- Chokokuji Temple
A famous temple founded by Kukai (a Japanese Buddhist saint), located in Hase, resembling one in Yamato
Founded by Kobo Daishi (Kukai) in 807, Chokokuji Temple is an ancient temple which imitates Hasedera Temple in Yamato (present-day Nara Prefecture). The temple is where Zeami paid a visit after landing on Sado Island, and he mentioned the temple in his book Kintosho (Writings of the Golden Isle). The temple is also known as a temple of flowers, including peony. Chokokuji Temple owns a large number of cultural assets which shadow living history, varying from three Eleven-Headed Kannon Statues (National Important Cultural Properties), to statues of Kongo Rikishi (two wrath-filled guardians of the Buddha) made in the Heian Period (10th-12th centuries), as well as Gochido Hall. Within the grounds, there are also three cedar trees and Japanese Umbrella-pine trees, both of which belong to Niigata Prefecture's Natural Monuments.
Facility Basic Information
- 13 Hase, Sado, Niigata 952-0204
- For inquiries
- Official site
- Transport Access
- Ryotsu Port Approx 30 minutes by car
- Nearest bus stop
- Hase （Iwakubi Line） Approx. 1 minute on foot from bus stop
Kamo Shrine Noh Stage
Kamo Shrine was established after Yoshitsuna Minamoto (also known as Jiro Kamo) was exiled to Sado in 1109, by dividing and re-enshrining the gods of Kamo Shrine in the ancient capital city of Kyoto, where he had his coming-of-age ceremony. Transferred from the original location to where it stands now, the shrine buildings were reconstructed in 1694. This shrine considers fowls to be divine messengers, so the buildings have wood-carved nosings shaped like fowl and votive panels with a fowl motif which are dedicated to the shrine, including the Giant Fowl Votive Panel (a City Designated Tangible Cultural Property). At the back of the shrine, there is a free-standing Noh stage representing Sado. The Noh stage at Kamo Shrine is one of the Four Noh Stages in the Kuninaka Area, four prestigious Noh stages where performances were regularly held, including the one at Nyakuichioji Shrine (Sawata Nakahara), Daizen Shrine (Mano Takeda), and Ushio Shrine (Niibo Katagami). Evening Noh performances are held annually in August.
Anjuzuka (Memorial Mound of Anju in Hatano)
Two different versions of the folk tale "Anju and Zushio" have been passed down from generation to generation in Sado. Hatano is arguably the place where Anju passed away while on her way to Kyoto, after she and her brother had a reunion with their mother. This mound is said to be the burial place of some of her mementos such as her favorite comb. It has been worshipped for good harvests, and for miracles in finding a partner and healing eye diseases. Anju Tenjin Festival takes place every summer.
Hot Spring Use of bathing facilities only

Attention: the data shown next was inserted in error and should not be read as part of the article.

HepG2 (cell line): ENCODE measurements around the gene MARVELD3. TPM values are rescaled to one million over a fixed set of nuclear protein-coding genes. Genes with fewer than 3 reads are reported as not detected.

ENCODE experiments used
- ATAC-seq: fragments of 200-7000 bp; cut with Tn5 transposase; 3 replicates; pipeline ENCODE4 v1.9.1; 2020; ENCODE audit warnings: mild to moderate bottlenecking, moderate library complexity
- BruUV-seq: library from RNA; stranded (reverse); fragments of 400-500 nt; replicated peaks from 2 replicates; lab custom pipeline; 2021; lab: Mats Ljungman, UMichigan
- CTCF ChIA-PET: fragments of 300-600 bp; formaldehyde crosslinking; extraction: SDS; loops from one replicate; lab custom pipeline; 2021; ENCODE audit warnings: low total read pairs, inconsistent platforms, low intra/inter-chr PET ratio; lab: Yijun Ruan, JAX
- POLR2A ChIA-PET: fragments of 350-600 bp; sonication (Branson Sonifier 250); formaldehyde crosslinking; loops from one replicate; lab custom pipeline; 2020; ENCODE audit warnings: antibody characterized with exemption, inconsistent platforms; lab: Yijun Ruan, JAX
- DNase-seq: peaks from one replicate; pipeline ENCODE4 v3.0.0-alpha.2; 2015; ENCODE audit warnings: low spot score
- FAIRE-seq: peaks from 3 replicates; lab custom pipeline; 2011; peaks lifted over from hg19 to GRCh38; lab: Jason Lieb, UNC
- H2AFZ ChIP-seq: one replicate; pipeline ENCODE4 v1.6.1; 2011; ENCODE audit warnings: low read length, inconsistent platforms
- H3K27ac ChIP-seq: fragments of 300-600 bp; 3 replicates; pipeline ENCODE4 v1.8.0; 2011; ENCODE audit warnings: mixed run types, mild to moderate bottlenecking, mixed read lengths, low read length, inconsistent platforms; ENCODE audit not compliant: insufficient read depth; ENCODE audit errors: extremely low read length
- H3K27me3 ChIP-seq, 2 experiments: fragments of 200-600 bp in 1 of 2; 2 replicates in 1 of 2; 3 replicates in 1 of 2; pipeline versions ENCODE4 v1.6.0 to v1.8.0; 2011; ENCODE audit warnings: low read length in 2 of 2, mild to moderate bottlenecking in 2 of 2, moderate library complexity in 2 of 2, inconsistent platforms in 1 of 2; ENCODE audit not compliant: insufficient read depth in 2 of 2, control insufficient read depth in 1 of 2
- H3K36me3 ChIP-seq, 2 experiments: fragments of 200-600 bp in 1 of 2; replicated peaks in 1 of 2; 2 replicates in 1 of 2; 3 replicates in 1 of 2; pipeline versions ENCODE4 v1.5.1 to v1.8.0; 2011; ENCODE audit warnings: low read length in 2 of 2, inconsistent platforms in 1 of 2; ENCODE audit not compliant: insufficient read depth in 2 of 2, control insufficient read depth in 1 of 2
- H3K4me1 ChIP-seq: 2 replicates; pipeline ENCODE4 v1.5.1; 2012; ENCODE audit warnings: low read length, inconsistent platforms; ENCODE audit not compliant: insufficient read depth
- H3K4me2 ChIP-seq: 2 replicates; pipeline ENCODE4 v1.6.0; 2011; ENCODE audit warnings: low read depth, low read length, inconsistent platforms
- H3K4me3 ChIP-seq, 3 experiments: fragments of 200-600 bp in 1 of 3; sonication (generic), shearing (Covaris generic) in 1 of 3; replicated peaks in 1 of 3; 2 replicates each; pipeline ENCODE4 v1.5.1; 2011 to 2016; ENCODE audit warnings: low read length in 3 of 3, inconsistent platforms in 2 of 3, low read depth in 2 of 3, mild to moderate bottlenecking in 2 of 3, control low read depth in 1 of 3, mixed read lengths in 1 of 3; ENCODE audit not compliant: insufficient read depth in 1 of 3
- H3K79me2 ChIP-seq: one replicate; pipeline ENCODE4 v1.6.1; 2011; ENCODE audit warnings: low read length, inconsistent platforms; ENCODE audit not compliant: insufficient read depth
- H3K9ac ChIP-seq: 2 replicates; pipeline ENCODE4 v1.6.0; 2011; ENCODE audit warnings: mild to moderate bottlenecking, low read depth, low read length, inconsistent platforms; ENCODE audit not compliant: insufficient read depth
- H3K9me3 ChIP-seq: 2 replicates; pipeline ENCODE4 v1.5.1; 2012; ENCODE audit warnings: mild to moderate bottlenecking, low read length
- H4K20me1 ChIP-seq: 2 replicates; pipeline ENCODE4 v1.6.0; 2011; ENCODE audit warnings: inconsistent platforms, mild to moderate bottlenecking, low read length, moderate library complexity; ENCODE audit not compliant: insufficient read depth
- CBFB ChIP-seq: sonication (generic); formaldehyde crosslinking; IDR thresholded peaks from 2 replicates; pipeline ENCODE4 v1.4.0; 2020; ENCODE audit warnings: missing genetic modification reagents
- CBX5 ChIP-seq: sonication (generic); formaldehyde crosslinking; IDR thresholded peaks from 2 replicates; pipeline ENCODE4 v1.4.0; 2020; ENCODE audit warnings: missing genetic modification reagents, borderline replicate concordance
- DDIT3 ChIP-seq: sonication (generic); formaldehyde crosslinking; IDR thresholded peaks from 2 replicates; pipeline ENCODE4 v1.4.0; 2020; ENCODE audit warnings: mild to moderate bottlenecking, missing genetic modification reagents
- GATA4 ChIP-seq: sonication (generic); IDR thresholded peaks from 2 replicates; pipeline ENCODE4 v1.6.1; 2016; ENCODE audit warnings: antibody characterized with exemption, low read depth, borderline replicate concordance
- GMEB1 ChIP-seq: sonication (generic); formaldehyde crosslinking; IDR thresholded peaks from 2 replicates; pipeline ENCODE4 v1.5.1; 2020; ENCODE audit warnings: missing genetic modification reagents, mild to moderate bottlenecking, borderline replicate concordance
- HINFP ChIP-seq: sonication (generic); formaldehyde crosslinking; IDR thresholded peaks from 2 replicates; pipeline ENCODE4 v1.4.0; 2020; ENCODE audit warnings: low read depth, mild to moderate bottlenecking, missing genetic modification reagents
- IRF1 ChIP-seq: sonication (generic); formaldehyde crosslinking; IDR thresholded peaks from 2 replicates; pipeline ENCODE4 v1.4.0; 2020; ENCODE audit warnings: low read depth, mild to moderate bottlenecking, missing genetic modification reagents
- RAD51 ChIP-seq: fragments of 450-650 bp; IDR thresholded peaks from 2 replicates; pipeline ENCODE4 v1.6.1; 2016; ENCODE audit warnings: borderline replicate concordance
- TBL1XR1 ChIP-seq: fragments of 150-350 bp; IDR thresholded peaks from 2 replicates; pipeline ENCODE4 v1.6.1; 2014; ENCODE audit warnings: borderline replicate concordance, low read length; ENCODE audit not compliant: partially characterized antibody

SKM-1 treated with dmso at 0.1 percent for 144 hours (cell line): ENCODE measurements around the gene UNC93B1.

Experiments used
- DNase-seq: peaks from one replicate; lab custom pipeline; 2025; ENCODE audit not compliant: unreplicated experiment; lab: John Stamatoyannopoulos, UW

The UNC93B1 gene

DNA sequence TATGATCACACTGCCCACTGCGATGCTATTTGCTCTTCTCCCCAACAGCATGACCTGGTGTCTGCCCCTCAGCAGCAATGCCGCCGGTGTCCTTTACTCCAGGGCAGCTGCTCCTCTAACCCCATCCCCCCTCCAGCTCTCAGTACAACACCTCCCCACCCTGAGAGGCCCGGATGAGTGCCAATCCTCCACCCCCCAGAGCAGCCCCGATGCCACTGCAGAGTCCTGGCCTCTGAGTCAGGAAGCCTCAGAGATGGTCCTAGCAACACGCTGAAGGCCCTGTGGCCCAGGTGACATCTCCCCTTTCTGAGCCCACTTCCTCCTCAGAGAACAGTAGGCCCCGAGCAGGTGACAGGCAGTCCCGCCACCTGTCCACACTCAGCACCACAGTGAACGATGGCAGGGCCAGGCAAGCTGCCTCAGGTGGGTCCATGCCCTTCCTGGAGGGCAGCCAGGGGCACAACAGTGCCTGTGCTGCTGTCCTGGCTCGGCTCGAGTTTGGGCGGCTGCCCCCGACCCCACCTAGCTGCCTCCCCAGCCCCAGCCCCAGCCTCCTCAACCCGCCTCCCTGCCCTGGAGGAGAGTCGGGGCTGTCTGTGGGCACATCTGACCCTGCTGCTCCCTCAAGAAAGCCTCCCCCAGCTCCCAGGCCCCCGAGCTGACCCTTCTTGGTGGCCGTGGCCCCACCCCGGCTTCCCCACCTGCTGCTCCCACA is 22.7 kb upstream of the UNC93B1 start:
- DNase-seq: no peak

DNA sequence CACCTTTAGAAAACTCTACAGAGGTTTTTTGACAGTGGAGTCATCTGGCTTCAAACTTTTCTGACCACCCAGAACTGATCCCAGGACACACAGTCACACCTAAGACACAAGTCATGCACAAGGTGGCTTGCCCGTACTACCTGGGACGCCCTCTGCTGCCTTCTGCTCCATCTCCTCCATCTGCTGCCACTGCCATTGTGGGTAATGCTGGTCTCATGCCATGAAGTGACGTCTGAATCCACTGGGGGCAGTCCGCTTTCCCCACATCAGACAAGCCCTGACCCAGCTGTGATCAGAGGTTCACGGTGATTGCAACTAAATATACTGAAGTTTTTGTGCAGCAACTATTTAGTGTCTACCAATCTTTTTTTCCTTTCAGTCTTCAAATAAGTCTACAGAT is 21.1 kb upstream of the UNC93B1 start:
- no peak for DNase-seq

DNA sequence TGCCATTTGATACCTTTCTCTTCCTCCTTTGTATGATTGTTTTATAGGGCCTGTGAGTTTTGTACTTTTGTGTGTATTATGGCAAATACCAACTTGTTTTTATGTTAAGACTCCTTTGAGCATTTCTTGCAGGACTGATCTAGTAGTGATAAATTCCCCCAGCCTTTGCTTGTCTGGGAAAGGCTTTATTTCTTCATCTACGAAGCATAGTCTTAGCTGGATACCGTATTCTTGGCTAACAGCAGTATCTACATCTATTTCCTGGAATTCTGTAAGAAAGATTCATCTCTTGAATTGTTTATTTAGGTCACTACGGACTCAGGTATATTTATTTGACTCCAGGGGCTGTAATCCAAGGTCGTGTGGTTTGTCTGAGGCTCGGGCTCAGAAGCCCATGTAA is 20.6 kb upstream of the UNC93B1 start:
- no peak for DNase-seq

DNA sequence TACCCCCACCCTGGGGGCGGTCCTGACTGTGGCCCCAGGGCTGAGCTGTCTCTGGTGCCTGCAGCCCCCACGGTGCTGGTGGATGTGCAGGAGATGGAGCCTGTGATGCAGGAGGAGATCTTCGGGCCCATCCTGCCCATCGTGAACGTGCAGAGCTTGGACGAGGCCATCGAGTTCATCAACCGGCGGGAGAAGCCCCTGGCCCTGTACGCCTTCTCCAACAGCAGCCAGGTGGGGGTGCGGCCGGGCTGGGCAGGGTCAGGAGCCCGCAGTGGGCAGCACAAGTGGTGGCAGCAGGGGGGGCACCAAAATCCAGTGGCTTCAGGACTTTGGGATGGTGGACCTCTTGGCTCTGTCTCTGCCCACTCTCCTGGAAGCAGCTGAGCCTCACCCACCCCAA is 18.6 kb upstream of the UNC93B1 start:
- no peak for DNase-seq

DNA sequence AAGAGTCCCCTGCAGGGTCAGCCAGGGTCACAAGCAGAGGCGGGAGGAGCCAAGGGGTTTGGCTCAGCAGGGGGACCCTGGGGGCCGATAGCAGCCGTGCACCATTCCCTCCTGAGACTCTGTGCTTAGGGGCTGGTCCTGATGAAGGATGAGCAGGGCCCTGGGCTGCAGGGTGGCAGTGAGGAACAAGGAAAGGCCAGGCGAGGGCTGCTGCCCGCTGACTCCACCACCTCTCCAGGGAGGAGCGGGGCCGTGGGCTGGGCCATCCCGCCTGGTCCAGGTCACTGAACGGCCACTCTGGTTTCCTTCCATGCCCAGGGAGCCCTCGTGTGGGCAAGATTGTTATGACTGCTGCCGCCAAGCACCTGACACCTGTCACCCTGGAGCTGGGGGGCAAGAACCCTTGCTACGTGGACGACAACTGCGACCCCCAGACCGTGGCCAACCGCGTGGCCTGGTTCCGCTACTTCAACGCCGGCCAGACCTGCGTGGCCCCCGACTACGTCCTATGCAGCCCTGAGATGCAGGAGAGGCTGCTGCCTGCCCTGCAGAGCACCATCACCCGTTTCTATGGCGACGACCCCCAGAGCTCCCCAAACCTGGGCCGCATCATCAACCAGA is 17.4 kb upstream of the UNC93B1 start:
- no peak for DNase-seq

LOHAS Inn Koganeso
LOHAS inn Koganeso is located in the Hatano area in the Kuninaka Plain at the heart of Sado. You will be welcomed by the lush nature and delicious fruits of the ground and the sea unique to Sado. With a convenience store 5 minutes away, Koganeso is conveniently located for sightseeing and business. Koganeso and the adjoining Hatano Onsen Shosenkaku shares a front desk. The inn guests can utilise the popular hot spring baths with continuous flows of hot spring water from the source at Shosenkaku.
Shrines and Buddhist Temples
Under Emperor Kanmu's ordinance, Seisuiji Temple was founded in 808 by Ken'o Hoshi, a Buddhist monk who came from Kyoto on a missionary tour. There is Guzeden (literally: salvation) Hall, imitating the wooden stage at KiyomizuderaTemple (written in the same characters as Seisuiji: 清水寺 in Japanese) in Kyoto, but the main object of worship is 1,000-armed Kannon Bosatsu (Guanyin: Goddes of Mercy), also in imitation of Kiyomizudera Temple. Enmeizenzaijurosonten (the god of longevity) is worshipped at this temple, too, and a painting called, "Zenzaijurojin," by Mahori Hogan Yoshitaka, a master artist, was donated. Seisuiji Temple is one of the temples on Sado's Seven Gods of Fortune pilgrimage route.
Stores where you can eat and drink nearby
Casual Eatery Izakaya (Japanese-style pub) Fish Dishes Sushi Set menus/Rice bowls/Kamameshi(hot pot rice) Tempura/Deep-Fried Dishes
Ougi Zushi is a sushi bar located on main street, and a popular venue for leisurely lunches and dinners . You can feast on sushi crafted with seasonal seafood toppings and sushi rice served at body temperature with mild acidity. Other highlights include seasonal miso soup. Ougi Zushi also serves unagi (grilled and basted eel) in summer and hot pot dishes in winter. The voluminous "tendon" (rice bowl with tempura) is popular at lunchtime. Ougi Zushi provides three sections with tatami mat flooring, and is ideal for parties.
Kappo Japanese Fine Cuisine at a counter Fish Dishes
Shikisai Kappo Den
Shikisai Kappo Den is a Japanese-style restaurant offering a variety of dishes utilizing local ingredients. Every dish is lovingly and carefully prepared by the chef. Delve into deliciousness accompanied by Sado's local and tasty sake. Lunch is served only on weekdays.
Kappo Japanese Fine Cuisine at a counter Izakaya (Japanese-style pub) Fish Dishes Set menus/Rice bowls/Kamameshi(hot pot rice) Grilled Skewers/Yakitori/Chargrill Chinese Ramen Noodles Yakiniku (Japanese-style barbecue)
Tengu, named after the legendary crow-like yokai with a long nose, has won praise for its fish dishes. The kitchen delivers daily specials centering around sashimi and grilled fish. The chef, who loves fishing, sometimes serves his haul of the day. Chargrilled Yakiniku and Yakitori are popular menu items, be it your main dish or a nibble to accompany your drinks. Tengu serves set meals and Chinese ramen noodles during lunchtime hours. This is a reliable place for a casual lunch, or visiting for food and drinks in the evening.